Intrinsic Motion T (Time)
(See: "The Time Train")

"Velocity T", the intrinsic motion of time, is the entropic drive/gauge for matter or bound energy, the analog of (and derived from) "velocity c" for light or free energy. Like c, T is also an effectively infinite velocity, but it is produced at right angles to all three spatial dimensions, and hence only its constantly vanishing present moment is visible; we cannot see our own accumulating history. Just as Moses was denied a vision of the fullness of God's Glory, so we see only the "hinder parts" of time as it vanishes from space. We cannot see our own accumulating history, although the continuity of our lives and the influences we receive from our past are the evidence that yesterday remains real despite our inability to see it. Of course, we do see it through our telescopes - but these are views of other people's pasts, not our own; our past is, by the law of reciprocity, visible to those whose pasts we see (we can actually see (part of) our own past in a mirror). As stated earlier, this is direct evidence of the continuing reality of our past; if yesterday were not real, the link to our birth would be broken, and we would cease to exist today.

The "infinite velocity" of T is linked to and derived from c; one second of duration is defined as the clock time required by light to travel 300,000 kms in vacuum. Time has intrinsic motion because light has intrinsic motion. The "infinite" velocity of T is metrically equivalent to velocity c ("time flies"), and serves the analogous function with respect to entropy (energy as well as opportunity escapes in time), and with respect to causality and energy conservation. The one-way character of time is the crucial evidence for these related roles. For example, a fast spaceship can carry us into Earth's future, but not into Earth's past. The flexibility of the temporal dimension in its interactions with space, necessary to preserve causality, the "Interval", and the constant value of c, is limited to one direction only. (See: "The Paradox of the Traveling Twins" and: "The Time Train".)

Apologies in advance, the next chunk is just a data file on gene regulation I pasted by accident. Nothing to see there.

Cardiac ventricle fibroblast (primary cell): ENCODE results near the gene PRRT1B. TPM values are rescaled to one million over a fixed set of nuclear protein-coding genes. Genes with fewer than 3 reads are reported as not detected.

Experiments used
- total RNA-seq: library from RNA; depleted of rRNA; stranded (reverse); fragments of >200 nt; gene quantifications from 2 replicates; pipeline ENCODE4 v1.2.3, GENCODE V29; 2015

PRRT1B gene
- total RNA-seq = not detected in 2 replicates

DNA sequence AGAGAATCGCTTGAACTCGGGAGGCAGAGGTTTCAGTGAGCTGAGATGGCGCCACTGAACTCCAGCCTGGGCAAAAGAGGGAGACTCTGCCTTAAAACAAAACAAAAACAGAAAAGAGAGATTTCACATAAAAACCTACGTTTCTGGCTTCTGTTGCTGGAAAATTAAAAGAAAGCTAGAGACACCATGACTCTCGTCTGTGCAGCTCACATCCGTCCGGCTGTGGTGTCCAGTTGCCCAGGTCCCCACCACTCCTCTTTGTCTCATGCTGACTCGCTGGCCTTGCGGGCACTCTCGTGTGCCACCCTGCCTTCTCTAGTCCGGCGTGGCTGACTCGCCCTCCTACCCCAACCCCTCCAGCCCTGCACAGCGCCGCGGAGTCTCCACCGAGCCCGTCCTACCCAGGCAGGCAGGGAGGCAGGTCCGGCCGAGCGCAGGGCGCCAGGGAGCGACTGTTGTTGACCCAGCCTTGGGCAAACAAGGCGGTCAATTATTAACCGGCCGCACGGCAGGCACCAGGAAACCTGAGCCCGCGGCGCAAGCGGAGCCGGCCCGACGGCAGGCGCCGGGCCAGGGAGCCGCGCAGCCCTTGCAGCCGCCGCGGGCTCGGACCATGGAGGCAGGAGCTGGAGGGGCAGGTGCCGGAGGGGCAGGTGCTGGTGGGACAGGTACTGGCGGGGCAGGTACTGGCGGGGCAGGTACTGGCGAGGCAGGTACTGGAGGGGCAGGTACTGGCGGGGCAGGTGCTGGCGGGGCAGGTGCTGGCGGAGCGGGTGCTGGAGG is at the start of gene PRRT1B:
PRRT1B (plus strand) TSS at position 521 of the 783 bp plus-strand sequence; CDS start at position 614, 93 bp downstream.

Gravity - Static vs Dynamic Models

Due to Einstein's "Principle of Equivalence", it is possible to view gravity as either a static or dynamic field. In the static view, the field is seen as a "warpage" of the spacetime metric, a "curvature" of spacetime; in the dynamic view, gravity is seen as the actual flow or infall of spacetime. Either view is valid in terms of the equations of General Relativity, according to Einstein's "Principle of Equivalence" of the forces of gravitation and acceleration. This principle simply recognizes the reciprocal equivalence of the inertial forces associated with a mechanical acceleration of one "g" (32 ft/sec/sec) through spacetime (as experienced, for example, in a rocket ship), vs the gravitational "weight" associated with spacetime accelerating through us (as experienced standing on Earth's surface). This is the reason given to explain the fact that all (local, proximal) objects fall with the same acceleration in a gravitational field (all falling objects are at rest with respect to each other because all are carried along together as co-movers with the flow of accelerating spacetime). (See: "Extending Einstein's Equivalence Principle".)

While either view may be mathematically equivalent, the dynamic view is, in my opinion, far more interesting and heuristic. The dynamic view leads us first to the notion that infalling symmetric space is self-annihilating at the center of gravitational mass (whether atom or planet): +x annihilates -x, +y annihilates -y, +z annihilates -z, leaving a residue of +t (time) which cannot annihilate since there is no -t (because time is asymmetric, one-way only). This +t is of course the metric equivalent of the space annihilated. Time remains as a residue because, as Einstein (and Minkowski) has shown, in our Universe space and time are one entity, spacetime, and one cannot be isolated from the other (again, frequency x wavelength = c, the intrinsic motion of light creating spacetime). This time residue has its own intrinsic motion and moves off at right angles to all three spatial dimensions, which, in effect, causes the one-dimensional time line to disappear from space into history. (See: "The Conversion of Space to Time".) The gravitational (or quantum mechanical) annihilation of space simply reveals or exposes the embedded implicit temporal component of the entropy drive of light and space; this same temporal component then becomes the explicit entropy drive for bound energy's historical conservation domain.